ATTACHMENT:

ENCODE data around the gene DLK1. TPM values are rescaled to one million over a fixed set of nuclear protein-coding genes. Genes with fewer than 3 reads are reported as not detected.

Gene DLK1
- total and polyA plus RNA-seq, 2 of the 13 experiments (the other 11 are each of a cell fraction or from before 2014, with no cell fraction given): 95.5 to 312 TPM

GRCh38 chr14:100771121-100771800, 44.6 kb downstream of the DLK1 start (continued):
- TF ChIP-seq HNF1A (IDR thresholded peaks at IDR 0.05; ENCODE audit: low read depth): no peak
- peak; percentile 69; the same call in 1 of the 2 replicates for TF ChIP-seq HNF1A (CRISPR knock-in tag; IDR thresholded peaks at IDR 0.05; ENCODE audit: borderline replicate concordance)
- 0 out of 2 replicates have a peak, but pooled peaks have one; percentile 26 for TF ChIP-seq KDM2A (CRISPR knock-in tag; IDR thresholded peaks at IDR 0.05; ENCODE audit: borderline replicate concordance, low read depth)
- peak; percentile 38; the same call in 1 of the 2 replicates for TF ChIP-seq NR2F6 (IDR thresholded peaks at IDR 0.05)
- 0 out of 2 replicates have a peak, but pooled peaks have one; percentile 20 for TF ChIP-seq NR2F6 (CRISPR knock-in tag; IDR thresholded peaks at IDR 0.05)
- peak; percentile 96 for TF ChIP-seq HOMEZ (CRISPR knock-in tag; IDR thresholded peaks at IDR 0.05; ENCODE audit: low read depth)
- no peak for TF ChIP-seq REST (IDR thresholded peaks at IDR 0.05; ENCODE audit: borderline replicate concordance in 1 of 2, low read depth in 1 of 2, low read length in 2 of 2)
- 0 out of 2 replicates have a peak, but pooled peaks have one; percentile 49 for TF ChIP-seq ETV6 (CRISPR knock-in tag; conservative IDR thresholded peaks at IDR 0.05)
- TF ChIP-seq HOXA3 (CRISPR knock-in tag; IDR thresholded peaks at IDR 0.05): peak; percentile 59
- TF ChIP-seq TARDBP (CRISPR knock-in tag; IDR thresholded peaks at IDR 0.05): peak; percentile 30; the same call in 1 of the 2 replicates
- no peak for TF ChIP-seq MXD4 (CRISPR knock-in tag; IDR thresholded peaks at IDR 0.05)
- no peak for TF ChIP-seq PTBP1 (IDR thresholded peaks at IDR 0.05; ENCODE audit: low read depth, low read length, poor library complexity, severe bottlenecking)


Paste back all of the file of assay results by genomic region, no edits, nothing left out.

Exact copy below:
ENCODE data around the gene DLK1. TPM values are rescaled to one million over a fixed set of nuclear protein-coding genes. Genes with fewer than 3 reads are reported as not detected.

Gene DLK1
- total and polyA plus RNA-seq, 2 of the 13 experiments (the other 11 are each of a cell fraction or from before 2014, with no cell fraction given): 95.5 to 312 TPM

GRCh38 chr14:100771121-100771800, 44.6 kb downstream of the DLK1 start (continued):
- TF ChIP-seq HNF1A (IDR thresholded peaks at IDR 0.05; ENCODE audit: low read depth): no peak
- peak; percentile 69; the same call in 1 of the 2 replicates for TF ChIP-seq HNF1A (CRISPR knock-in tag; IDR thresholded peaks at IDR 0.05; ENCODE audit: borderline replicate concordance)
- 0 out of 2 replicates have a peak, but pooled peaks have one; percentile 26 for TF ChIP-seq KDM2A (CRISPR knock-in tag; IDR thresholded peaks at IDR 0.05; ENCODE audit: borderline replicate concordance, low read depth)
- peak; percentile 38; the same call in 1 of the 2 replicates for TF ChIP-seq NR2F6 (IDR thresholded peaks at IDR 0.05)
- 0 out of 2 replicates have a peak, but pooled peaks have one; percentile 20 for TF ChIP-seq NR2F6 (CRISPR knock-in tag; IDR thresholded peaks at IDR 0.05)
- peak; percentile 96 for TF ChIP-seq HOMEZ (CRISPR knock-in tag; IDR thresholded peaks at IDR 0.05; ENCODE audit: low read depth)
- no peak for TF ChIP-seq REST (IDR thresholded peaks at IDR 0.05; ENCODE audit: borderline replicate concordance in 1 of 2, low read depth in 1 of 2, low read length in 2 of 2)
- 0 out of 2 replicates have a peak, but pooled peaks have one; percentile 49 for TF ChIP-seq ETV6 (CRISPR knock-in tag; conservative IDR thresholded peaks at IDR 0.05)
- TF ChIP-seq HOXA3 (CRISPR knock-in tag; IDR thresholded peaks at IDR 0.05): peak; percentile 59
- TF ChIP-seq TARDBP (CRISPR knock-in tag; IDR thresholded peaks at IDR 0.05): peak; percentile 30; the same call in 1 of the 2 replicates
- no peak for TF ChIP-seq MXD4 (CRISPR knock-in tag; IDR thresholded peaks at IDR 0.05)
- no peak for TF ChIP-seq PTBP1 (IDR thresholded peaks at IDR 0.05; ENCODE audit: low read depth, low read length, poor library complexity, severe bottlenecking)